Take a look at any newspaper, blog or article about the workforce today and you will see evidence of ‘the generational divide.” . This has become the biggest challenge facing man- agers and business owners. Growing up in very different times have led each generation to viewing the workplace with very different expectations – and that spells Trouble.
Gabriel Draven, a reporter for The Globe & Mail, wrote in March 2004 that Canadian companies better start accepting this generational shift as reality because it’s going to dramatically change how businesses are run and managed. No longer is a steady paycheck the motivating force. Employees from Generation X and Generation Y want something completely different from their jobs.
So what’s the best strategy?
First step is to learn and understand how the generations function and think. Countless authors and human resource professionals have voiced their opinions. One such author is Cam Marston. In his 2007 book “Motivating the ‘What’s in it for me?’ workforce”, Marden discusses the characteristics and differences between the generations (see Figure 1). Baby Boomers represented a cohort nearly double the previous generations size. Once they started to enter the workforce, it became apparent that there were more employees than positions.
This was exacerbated by the development of technology, which led to a shift in the economy from a manufacturing-base to a service and technology-base.
As such, Boomers considered themselves fortunate to find employment and recognized that they had to learn to fit in and stay in line as they were easily replaced. This bred a loyalty to the company who took a chance in hiring them, resulting in Boomers having two or three jobs in their entire career.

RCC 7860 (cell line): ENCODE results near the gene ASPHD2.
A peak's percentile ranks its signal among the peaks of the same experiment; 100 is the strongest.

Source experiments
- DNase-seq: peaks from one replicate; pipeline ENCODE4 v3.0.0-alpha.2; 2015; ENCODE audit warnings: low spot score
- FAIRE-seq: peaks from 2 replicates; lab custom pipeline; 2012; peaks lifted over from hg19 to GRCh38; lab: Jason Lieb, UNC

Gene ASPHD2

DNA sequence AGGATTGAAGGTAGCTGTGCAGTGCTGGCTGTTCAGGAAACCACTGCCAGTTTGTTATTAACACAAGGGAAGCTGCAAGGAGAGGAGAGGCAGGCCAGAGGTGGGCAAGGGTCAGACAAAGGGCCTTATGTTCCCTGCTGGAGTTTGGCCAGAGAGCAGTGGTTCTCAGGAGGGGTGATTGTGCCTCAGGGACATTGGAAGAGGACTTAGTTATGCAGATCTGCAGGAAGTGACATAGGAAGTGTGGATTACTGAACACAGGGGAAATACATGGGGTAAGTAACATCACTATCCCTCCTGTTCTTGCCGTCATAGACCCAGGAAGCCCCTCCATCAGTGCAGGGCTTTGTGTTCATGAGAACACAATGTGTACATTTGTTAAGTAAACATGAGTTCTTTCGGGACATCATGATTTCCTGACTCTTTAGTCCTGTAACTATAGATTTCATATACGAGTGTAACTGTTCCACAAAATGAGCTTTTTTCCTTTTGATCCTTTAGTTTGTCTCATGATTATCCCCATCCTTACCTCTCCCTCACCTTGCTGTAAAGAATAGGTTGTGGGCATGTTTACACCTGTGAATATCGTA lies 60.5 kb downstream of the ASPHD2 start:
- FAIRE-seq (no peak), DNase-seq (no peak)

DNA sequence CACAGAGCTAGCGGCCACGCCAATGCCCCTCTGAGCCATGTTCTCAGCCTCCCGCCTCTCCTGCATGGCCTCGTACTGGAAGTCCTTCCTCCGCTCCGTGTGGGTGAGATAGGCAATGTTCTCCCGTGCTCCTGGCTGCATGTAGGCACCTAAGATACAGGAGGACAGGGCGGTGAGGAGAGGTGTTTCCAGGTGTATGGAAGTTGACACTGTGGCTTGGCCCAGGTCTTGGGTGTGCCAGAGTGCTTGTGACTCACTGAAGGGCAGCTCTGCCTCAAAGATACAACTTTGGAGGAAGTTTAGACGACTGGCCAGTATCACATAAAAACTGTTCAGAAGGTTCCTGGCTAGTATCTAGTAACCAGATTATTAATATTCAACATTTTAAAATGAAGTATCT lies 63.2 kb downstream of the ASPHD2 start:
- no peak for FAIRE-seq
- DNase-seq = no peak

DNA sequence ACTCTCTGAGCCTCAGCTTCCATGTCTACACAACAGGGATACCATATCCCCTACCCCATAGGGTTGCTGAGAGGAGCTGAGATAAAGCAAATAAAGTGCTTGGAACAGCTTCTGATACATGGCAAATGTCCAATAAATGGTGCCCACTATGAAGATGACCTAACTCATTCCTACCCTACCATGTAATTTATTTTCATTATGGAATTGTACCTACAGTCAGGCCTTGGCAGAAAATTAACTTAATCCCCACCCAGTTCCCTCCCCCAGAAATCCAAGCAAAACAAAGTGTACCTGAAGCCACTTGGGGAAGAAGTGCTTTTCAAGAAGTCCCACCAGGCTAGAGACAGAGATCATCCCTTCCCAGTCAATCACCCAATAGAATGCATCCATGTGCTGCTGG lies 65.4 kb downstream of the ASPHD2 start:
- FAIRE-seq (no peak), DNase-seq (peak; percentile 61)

Marston (2007) states that Boomers tend to take a top-down hierarchal managerial approach, resulting in a director or navigator style. He suggests that this is a result of the pressure put on this generation from the high level of competition created by the limited number of positions. Having achieved their success by following a set of established by the top-down management style, older managers are hesitant to change a system they know that works (Marston, 2007). In other words, while they may be strong at their job, their strategic frames and values may have become blinders and dogmas that restrict their ability to successfully manage the younger generations (Sull, 1999). What does this mean for your business?
Do you follow the five steps for successful decision making? Do you foster an open and candid atmosphere, removing fear from conversations? Do you trust your team to make decisions and guide them through questions and curiosity instead of criticism? Do you reward them accordingly?
Generation-Y and Millennials, or the latch key generations, saw their parents giving their lives to the job only to see them laid off during the recession in the 1990’s.
As a byproduct of this commitment to work, Boomer and Gen-X parents were rarely available to their children, allowing them to be raised by television and technology, and tended to attempt to make up for their absence by trying to be a friend rather than a parent or role model. Understandably, the Gen-Y and Millennial generations look for a role model at work.